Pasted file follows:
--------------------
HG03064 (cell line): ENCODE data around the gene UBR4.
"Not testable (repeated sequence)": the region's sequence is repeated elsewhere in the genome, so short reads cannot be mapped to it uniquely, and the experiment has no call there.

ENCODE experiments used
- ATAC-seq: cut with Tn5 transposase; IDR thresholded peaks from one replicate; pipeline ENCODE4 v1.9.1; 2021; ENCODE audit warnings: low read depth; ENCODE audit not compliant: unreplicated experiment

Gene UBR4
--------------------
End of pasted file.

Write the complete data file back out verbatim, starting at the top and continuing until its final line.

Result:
HG03064 (cell line): ENCODE data around the gene UBR4.
"Not testable (repeated sequence)": the region's sequence is repeated elsewhere in the genome, so short reads cannot be mapped to it uniquely, and the experiment has no call there.

ENCODE experiments used
- ATAC-seq: cut with Tn5 transposase; IDR thresholded peaks from one replicate; pipeline ENCODE4 v1.9.1; 2021; ENCODE audit warnings: low read depth; ENCODE audit not compliant: unreplicated experiment

Gene UBR4